Thursday, August 17, 2017

Eric Larson's Cinderella





Another example of how an animator's rough drawing gets translated for the final screen version.
All rough animation drawings were redrawn and cleaned up on a new sheet of paper (until the 1960s). That clean drawing was then inked on to a cel using multiple color outlines. The shapes were then painted with special colors on the back of the cel.
These drawing/final frame comparisons almost represent the same drawing number, perhaps one or two frames apart. Eric's drawings show a slightly different looking Cinderella from the cel version, as far as facial features are concerned, Nothing a good clean up artist couldn't handle though. I wished I knew who supervised the final clean up for the character of Cinderella.









Drawings were offered at Howard Lowery Auctions.


6 comments:

  1. Wow, Andreas this is amazing beautiful art do you think the live action of Cinderella is different from the Animation because I put the live action 2014 and after the animation 1950 in order of the story like Maleficent to Sleeping Beauty and Beauty and the Beast because after there are sequels this why the live action helps to understand the story of what happened to there mother, like Cinderella's mother before she died in sickness "Have courage and be kind".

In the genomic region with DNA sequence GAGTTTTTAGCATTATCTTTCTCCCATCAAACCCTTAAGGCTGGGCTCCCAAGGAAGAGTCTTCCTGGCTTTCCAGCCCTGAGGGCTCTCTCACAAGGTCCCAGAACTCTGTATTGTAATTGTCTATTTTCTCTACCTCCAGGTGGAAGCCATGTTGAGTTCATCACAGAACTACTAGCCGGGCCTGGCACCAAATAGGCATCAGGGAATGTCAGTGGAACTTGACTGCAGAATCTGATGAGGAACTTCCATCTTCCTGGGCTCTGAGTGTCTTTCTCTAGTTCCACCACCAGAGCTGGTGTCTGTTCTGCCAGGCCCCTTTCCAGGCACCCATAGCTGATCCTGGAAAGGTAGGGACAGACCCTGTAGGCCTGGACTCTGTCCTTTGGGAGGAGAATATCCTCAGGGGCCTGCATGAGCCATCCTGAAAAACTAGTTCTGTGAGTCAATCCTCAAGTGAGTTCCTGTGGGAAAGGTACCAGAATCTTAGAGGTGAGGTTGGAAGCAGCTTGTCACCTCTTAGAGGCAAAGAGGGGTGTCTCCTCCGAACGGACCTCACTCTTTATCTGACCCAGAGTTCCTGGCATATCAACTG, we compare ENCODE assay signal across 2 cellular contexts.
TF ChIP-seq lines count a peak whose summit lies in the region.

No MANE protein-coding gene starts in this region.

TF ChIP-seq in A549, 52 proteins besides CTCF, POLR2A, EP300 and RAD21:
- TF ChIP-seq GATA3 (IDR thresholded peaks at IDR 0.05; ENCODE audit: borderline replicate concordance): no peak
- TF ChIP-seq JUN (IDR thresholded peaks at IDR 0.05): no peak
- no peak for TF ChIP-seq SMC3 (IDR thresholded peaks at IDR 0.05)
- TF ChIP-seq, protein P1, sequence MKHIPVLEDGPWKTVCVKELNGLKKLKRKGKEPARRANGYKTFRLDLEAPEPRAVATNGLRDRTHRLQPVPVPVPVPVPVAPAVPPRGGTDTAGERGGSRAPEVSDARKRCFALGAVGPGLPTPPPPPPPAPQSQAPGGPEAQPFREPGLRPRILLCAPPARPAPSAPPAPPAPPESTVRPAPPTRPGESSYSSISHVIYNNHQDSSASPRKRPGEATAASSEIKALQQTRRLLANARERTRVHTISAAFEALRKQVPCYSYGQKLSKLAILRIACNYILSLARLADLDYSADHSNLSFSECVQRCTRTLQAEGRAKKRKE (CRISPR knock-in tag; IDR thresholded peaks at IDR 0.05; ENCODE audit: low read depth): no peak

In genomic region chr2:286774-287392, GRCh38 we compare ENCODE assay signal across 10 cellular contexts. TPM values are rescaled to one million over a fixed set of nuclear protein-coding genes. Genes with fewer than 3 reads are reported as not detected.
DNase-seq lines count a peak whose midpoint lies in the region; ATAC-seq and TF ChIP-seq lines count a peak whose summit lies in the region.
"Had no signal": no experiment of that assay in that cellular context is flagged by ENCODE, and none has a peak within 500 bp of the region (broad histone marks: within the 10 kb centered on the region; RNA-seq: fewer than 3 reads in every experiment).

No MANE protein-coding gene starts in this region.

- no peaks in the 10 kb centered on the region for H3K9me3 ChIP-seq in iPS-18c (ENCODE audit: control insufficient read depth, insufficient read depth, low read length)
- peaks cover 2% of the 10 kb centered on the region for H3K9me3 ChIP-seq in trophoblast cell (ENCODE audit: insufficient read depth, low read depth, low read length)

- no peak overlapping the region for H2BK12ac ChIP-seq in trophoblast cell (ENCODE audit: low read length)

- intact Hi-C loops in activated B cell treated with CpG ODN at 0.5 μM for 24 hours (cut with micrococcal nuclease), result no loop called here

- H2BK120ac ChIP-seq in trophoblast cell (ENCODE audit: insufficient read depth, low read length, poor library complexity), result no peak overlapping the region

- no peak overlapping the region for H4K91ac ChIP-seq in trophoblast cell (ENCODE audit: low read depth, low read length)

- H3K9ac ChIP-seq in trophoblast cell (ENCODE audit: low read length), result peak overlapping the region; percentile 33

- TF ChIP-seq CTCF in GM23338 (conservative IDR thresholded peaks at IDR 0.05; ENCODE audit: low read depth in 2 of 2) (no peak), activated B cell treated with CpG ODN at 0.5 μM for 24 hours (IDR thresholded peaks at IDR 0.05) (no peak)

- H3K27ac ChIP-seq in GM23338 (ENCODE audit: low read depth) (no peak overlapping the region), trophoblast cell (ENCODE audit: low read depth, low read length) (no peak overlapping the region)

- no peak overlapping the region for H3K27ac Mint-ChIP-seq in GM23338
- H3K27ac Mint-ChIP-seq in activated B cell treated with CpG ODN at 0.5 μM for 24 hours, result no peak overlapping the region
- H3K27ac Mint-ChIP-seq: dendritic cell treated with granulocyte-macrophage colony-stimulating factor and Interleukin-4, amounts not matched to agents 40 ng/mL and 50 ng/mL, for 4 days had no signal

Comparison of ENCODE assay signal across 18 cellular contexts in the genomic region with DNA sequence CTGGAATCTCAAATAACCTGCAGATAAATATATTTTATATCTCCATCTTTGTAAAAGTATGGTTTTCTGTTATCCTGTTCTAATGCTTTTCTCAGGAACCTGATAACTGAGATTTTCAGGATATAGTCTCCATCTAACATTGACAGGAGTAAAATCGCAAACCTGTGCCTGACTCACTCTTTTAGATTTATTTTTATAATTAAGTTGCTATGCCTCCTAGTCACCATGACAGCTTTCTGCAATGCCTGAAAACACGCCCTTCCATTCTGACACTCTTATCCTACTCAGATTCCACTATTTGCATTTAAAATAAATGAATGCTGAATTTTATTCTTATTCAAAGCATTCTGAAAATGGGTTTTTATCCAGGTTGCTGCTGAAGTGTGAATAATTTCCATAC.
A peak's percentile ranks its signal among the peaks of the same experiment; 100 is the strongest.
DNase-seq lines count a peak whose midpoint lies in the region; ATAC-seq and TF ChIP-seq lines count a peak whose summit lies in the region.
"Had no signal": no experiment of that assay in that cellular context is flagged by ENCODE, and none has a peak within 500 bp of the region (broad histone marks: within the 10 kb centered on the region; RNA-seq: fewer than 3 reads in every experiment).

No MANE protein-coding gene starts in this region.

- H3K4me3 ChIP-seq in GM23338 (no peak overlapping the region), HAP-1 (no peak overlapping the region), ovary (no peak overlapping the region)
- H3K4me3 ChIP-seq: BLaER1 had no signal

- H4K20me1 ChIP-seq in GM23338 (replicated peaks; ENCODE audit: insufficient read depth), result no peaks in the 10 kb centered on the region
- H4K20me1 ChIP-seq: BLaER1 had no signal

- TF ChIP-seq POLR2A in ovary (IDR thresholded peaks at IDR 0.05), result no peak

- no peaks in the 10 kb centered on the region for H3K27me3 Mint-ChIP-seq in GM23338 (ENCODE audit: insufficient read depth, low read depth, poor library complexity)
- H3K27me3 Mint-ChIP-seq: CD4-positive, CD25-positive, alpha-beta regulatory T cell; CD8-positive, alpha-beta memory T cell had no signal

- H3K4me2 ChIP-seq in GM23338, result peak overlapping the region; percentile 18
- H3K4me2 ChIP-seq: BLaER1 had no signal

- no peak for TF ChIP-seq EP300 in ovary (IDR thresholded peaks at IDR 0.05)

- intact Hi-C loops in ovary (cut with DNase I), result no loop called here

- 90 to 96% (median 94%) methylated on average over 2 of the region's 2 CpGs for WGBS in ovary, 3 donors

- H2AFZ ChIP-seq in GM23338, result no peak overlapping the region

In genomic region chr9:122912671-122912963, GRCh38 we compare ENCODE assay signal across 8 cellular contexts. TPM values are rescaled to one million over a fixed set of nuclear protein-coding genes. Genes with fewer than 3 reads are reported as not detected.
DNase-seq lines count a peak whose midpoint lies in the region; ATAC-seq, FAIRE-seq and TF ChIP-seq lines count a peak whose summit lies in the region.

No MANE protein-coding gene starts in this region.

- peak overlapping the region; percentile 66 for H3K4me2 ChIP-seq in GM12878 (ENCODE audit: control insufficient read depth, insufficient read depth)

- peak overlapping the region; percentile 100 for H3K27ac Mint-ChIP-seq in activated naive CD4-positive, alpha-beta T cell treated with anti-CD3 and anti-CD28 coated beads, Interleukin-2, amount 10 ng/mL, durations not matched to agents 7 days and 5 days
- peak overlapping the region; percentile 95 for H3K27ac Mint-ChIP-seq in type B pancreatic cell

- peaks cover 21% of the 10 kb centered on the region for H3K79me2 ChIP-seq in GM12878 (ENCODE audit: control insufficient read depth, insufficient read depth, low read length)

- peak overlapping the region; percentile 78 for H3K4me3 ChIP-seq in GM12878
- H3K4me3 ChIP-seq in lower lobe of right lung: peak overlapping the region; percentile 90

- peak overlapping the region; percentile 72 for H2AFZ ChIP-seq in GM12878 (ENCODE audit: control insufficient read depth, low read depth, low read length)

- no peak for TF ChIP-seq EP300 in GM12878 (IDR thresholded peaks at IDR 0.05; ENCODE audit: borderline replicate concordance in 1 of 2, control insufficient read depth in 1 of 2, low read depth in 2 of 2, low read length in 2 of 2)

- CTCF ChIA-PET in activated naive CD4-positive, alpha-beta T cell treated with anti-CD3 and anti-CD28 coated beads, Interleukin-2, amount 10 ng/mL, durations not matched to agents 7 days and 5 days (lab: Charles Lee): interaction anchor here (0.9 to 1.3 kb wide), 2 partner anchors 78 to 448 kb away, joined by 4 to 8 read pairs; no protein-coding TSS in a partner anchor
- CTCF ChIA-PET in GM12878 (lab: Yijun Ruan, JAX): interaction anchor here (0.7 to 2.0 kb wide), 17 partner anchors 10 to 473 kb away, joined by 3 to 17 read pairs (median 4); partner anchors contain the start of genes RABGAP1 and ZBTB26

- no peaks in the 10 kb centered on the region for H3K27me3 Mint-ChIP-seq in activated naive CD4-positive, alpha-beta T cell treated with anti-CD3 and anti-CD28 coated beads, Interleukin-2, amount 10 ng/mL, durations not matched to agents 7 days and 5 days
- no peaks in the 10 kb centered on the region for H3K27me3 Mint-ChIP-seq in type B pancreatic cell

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  2. Did the clean up artist change the position of her hand, or is it a different frame?

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  3. I love the roughs. I've been a Disney fanatic my whole life. To me the final painted product loses a lot of information in translation. When you look at the roughs, they're just beautiful. You can see where the animator used thicker and thinner lines, those beautiful s curves etc. I almost wish they would just make the movies with the roughs. I know, it sounds insane.

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  4. Francis ... well they did kind of once they started using photocopied cels on 101 Dalmatians.

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  5. "pureté des lignes" no need of 3D ,everything is said!

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  6. The one who cleaned up Eric's drawings was Ken O'Brien.

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